Betta fish can develop tumors, even if you do everything right and provide them with the best care. However, there are many health issues that can look like a betta fish tumor, so it’s possible that another ailment is affecting your fish’s body.
If you’re unsure whether your betta has a tumor, examine your betta fish’s skin. A tumor appears as lumpy growth that can occur anywhere on the body, including your betta’s head, side, or stomach.
Tumors are usually caused by genetics, but poor water quality, viral or bacterial infections, and a low-quality diet can also be factors.
Knowing the difference between tumors and other illnesses/diseases in betta fish will help you choose the appropriate treatment method, which is what we’ll be covering below!
What Is A Betta Fish Tumor? What Does It Look Like?
A betta fish tumor is a lumpy lesion or growth that appears on your betta’s body. Tumors can be either external or internal, but the latter is much harder to spot.
A tumor on your betta can vary in size, from being almost invisible to as big as your fish itself. Cancerous tumors usually develop under the skin, so they are typically the same color as your betta’s scales. They can appear anywhere on the body, including your betta’s stomach, gills, sides, and head.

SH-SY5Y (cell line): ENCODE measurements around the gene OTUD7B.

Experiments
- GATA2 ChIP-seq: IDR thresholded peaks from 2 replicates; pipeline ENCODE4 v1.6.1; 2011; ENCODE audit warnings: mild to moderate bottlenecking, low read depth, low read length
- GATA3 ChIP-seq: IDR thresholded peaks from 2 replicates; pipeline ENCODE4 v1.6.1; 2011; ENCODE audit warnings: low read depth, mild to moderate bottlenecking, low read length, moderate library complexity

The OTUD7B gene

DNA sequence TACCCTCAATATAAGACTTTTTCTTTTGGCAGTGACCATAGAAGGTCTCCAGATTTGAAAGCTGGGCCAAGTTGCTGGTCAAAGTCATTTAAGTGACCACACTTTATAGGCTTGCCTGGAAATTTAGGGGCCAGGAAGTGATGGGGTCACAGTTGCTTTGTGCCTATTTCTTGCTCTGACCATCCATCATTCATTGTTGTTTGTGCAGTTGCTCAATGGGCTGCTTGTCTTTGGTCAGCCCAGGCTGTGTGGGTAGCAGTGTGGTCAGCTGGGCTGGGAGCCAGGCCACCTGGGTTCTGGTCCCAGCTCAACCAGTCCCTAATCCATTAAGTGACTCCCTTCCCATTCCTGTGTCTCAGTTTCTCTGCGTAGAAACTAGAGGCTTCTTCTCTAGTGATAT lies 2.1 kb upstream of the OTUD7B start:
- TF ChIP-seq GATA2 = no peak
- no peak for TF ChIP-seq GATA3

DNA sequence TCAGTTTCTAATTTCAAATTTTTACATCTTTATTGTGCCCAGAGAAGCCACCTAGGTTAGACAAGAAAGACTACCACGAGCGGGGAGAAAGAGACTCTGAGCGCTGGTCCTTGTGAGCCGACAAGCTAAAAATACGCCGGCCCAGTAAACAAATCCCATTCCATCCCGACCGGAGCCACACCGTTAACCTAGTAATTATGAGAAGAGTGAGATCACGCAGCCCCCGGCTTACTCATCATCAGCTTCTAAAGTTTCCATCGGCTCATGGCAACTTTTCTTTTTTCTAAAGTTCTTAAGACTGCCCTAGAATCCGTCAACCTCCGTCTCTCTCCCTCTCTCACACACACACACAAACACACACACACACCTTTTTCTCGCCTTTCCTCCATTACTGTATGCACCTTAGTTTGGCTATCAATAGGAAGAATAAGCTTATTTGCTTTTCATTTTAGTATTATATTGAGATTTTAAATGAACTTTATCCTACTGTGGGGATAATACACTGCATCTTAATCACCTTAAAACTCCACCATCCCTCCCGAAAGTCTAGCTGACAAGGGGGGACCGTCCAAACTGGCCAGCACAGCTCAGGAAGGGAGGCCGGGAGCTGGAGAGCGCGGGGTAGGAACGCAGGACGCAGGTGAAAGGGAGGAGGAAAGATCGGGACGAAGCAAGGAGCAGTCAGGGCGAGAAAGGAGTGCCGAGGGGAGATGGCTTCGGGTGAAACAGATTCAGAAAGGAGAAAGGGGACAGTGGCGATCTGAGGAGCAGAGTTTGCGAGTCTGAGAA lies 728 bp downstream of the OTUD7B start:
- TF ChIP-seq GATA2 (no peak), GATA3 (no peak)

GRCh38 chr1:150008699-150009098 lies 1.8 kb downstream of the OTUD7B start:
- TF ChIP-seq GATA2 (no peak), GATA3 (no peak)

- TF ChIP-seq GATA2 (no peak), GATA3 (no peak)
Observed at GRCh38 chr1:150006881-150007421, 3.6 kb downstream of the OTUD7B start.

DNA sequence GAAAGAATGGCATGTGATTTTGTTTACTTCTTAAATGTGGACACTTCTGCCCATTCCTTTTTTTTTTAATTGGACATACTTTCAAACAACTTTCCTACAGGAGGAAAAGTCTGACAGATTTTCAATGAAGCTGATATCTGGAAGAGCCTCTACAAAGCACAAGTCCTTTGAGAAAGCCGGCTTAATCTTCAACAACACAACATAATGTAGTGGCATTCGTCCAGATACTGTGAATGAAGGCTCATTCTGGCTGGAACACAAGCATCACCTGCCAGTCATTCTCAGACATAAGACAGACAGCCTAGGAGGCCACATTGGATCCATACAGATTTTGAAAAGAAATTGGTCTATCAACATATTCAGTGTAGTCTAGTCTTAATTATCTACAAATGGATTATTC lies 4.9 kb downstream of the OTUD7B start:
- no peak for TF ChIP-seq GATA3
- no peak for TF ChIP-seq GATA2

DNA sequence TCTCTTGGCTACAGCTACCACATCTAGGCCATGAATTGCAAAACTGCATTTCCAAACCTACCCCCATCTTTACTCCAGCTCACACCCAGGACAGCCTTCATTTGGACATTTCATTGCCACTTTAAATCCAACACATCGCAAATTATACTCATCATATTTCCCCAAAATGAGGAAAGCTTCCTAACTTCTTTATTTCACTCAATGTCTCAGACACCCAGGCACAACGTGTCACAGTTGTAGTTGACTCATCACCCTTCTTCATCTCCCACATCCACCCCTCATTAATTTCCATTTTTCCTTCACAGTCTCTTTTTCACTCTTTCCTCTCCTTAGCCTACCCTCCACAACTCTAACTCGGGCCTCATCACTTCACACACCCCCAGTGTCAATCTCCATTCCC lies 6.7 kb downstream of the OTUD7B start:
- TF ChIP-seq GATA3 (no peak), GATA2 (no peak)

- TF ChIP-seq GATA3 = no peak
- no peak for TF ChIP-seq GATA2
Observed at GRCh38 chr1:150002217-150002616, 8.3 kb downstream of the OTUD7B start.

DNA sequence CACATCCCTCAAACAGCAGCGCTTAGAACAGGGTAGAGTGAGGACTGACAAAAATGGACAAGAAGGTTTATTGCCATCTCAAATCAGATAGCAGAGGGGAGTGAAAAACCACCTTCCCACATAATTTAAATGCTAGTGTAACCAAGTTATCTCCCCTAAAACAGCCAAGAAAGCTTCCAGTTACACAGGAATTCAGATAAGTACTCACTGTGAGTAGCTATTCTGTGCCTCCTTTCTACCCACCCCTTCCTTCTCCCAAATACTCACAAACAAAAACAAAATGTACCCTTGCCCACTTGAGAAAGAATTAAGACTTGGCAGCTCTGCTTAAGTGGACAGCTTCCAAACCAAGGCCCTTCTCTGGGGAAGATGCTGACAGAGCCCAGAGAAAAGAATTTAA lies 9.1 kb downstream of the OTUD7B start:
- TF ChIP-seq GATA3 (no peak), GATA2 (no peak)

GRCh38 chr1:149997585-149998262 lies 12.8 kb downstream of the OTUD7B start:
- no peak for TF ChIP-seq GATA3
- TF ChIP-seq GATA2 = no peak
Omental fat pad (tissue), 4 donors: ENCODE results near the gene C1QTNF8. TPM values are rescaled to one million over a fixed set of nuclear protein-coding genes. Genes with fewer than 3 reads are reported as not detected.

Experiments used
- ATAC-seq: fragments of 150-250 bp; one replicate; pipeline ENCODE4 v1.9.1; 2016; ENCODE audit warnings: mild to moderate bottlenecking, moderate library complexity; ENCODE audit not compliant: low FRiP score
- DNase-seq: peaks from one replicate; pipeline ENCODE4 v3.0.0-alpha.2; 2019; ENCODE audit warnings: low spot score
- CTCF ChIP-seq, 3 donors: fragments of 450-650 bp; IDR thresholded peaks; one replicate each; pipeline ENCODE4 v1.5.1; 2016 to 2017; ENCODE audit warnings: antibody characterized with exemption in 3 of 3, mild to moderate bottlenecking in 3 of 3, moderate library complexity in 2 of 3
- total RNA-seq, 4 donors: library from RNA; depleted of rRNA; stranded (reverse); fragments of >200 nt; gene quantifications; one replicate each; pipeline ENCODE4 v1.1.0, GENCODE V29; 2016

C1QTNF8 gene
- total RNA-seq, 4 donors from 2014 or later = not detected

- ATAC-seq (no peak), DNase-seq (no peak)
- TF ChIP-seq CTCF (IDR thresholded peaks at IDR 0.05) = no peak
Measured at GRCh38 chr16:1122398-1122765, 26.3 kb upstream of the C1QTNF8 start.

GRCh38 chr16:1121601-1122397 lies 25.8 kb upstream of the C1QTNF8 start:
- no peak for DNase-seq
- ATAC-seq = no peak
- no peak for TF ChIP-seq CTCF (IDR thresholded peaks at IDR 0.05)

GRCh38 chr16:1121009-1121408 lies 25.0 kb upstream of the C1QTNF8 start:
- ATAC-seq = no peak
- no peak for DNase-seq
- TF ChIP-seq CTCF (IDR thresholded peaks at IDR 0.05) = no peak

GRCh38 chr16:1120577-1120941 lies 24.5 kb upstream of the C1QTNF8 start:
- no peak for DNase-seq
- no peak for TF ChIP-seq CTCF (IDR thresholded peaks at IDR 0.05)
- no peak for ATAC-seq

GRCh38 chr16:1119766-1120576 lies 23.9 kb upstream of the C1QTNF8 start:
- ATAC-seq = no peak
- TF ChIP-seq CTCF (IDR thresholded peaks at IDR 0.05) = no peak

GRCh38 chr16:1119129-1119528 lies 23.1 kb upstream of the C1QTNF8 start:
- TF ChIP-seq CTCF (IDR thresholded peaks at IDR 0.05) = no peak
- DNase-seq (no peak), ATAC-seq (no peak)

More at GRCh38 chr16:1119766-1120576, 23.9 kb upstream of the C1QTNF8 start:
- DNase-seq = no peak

This video gives you a good idea on what a tumor looks like in betta fish:
What Causes Tumors In Betta Fish?
There are several factors that cause tumors on a betta fish’s body, including poor diet, improper water parameters, viral infections, and genetics.
An unbalanced or low-quality diet can increase the risk of your betta developing tumors, among other health issues. Poor nutrition will have a negative effect on your fish’s health and their immune system, so it’s important to feed your betta a nourishing, varied diet.
Improper Water Parameters
Similarly to a poor diet, improper water parameters can contribute to betta fish tumors and other health problems. Unsanitary living conditions can lead to a parasitical or bacterial infection, as well as cause extreme stress in your fish.